# Similar Parallelograms on Sides of a Triangle

### Solution

We use barycentric coordinates and Conway's notations. Let $S\,$ be twice the area of $\Delta ABC.\,$ Call $\lambda=\cot\angle CBB_a,\,$ $\mu=\cot\angle BCB_a.\,$ Then we have point $B_a=(-a^2:S_C+S\mu:S_B+S\lambda).\,$ Since the parallelograms are similar, we have the same angles for the other sides and we can calculate the points $C_b=(S_B+S\lambda:-b^2:S_A+S\mu)\,$ and $A_c=(S_B+S\mu:S_A+S\lambda:-c^2).$

Now we calculate the points

\begin{align} A' &= (b^2+c^2+S(\lambda+\mu):-b^2:-c^2),\\ B' &= (-a^2:a^2+c^2+S(\lambda+\mu):-c^2),\\ C' &= (-a^2:-b^2:a^2+b^2+S(\lambda+\mu)) \end{align}

and the intersection point of $A'X,\,$ $B'Y,\,$ and $C'Z:\,$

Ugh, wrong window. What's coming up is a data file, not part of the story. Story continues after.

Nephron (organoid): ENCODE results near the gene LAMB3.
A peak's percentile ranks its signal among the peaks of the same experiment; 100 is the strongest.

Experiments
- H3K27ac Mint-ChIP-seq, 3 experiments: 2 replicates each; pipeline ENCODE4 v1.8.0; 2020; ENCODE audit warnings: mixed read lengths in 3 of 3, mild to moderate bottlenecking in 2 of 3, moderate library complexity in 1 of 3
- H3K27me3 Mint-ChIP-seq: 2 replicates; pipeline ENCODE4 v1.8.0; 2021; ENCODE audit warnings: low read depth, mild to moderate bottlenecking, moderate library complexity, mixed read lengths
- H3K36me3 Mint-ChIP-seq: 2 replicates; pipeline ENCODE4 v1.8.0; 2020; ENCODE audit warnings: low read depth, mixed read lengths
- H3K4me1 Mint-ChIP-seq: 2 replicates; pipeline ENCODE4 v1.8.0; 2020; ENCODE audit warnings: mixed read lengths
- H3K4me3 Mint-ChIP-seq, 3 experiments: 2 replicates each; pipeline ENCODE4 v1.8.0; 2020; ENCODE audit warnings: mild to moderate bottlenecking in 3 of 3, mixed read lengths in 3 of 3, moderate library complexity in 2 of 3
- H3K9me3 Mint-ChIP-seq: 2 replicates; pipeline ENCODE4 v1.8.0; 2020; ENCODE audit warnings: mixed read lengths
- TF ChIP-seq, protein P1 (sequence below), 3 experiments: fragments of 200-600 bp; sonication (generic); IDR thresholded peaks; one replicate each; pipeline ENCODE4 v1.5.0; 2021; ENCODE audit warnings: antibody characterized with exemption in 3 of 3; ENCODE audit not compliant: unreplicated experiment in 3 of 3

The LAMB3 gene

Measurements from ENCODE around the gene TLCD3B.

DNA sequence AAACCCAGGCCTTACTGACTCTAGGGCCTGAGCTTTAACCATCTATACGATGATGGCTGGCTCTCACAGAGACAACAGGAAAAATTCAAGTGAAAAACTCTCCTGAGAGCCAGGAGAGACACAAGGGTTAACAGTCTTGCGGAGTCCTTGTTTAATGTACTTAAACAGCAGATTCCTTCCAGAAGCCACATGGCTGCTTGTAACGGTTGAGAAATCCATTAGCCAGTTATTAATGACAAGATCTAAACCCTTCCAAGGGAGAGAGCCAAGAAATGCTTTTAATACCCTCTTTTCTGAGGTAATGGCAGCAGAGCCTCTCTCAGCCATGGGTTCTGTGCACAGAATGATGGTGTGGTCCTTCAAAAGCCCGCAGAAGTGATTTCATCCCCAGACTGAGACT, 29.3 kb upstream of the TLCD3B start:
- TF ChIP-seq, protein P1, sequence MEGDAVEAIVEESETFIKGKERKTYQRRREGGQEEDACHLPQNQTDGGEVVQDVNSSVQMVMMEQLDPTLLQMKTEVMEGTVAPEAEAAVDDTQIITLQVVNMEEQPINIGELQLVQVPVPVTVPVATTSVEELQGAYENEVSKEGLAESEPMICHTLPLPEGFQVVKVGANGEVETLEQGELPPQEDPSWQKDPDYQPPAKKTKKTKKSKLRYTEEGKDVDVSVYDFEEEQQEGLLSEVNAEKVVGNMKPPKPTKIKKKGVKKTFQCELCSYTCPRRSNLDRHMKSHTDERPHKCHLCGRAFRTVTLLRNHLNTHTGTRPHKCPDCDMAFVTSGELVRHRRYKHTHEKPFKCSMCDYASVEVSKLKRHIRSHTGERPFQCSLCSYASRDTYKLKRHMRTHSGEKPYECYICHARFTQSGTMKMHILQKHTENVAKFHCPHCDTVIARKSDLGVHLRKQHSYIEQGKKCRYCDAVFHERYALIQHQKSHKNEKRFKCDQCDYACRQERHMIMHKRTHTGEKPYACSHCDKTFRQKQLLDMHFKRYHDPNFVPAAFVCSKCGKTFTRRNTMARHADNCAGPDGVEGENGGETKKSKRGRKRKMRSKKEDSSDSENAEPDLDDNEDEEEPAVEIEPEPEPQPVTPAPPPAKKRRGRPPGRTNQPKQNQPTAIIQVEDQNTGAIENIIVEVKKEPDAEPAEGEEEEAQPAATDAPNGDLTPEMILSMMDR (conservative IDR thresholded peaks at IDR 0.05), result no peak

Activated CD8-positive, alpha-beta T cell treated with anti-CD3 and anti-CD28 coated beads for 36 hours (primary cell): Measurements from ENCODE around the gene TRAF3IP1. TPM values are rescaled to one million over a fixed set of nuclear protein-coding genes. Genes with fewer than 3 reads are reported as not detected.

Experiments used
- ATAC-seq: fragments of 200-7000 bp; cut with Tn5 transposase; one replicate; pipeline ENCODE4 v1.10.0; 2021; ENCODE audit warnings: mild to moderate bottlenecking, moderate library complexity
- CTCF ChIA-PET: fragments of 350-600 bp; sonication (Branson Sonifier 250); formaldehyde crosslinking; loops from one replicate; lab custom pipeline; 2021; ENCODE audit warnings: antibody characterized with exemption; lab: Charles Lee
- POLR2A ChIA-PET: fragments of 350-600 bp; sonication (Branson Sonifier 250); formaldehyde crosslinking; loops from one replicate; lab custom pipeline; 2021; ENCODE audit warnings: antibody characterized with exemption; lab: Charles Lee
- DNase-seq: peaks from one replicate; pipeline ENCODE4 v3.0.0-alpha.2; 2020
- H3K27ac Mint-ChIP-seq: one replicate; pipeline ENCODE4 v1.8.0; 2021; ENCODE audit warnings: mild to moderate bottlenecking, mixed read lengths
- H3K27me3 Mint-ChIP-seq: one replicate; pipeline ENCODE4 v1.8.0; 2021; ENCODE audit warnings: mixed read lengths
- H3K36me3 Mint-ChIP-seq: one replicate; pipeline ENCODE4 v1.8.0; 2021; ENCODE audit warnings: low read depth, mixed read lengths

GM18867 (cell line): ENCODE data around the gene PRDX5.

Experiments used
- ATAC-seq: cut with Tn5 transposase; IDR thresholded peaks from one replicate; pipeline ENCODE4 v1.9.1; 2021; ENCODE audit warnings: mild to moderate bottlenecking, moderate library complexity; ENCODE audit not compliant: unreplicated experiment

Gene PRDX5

$Q=(b^2+c^2+(\lambda+\mu)S:c^2+a^2+(\lambda+\mu)S:a^2+b^2+(\lambda+\mu)S).$

This point $Q\,$ divides the segment $GK\,$ in the ratio

$\displaystyle \frac{GQ}{QK}=-\frac{a^2+b^2+c^2}{3(a^2+b^2+c^2+S(\lambda+\mu))}.$

The proof holds for the parallelograms all drawn towards the interior of the triangle as well as in the exterior, because the angles involved could be considered signed:

### Acknowledgment

The problem has been originally proposed by Kadir Altintas and posted by Takis Chronopoulos at the Οι Ρομαντικοι της Γεωμετριας (Romantics of Geometry) facebook group:

It was later upgraded to the case of similar and similarly oriented parallelograms. Kostas Theodoros Rekoumis has observed that the problem of concurrence is solved in a one step reference to Desargues' theorem even when the parallelograms are not necessarily similar. The above extension of the problem and the solution are due to Francisco Javier García Capitán.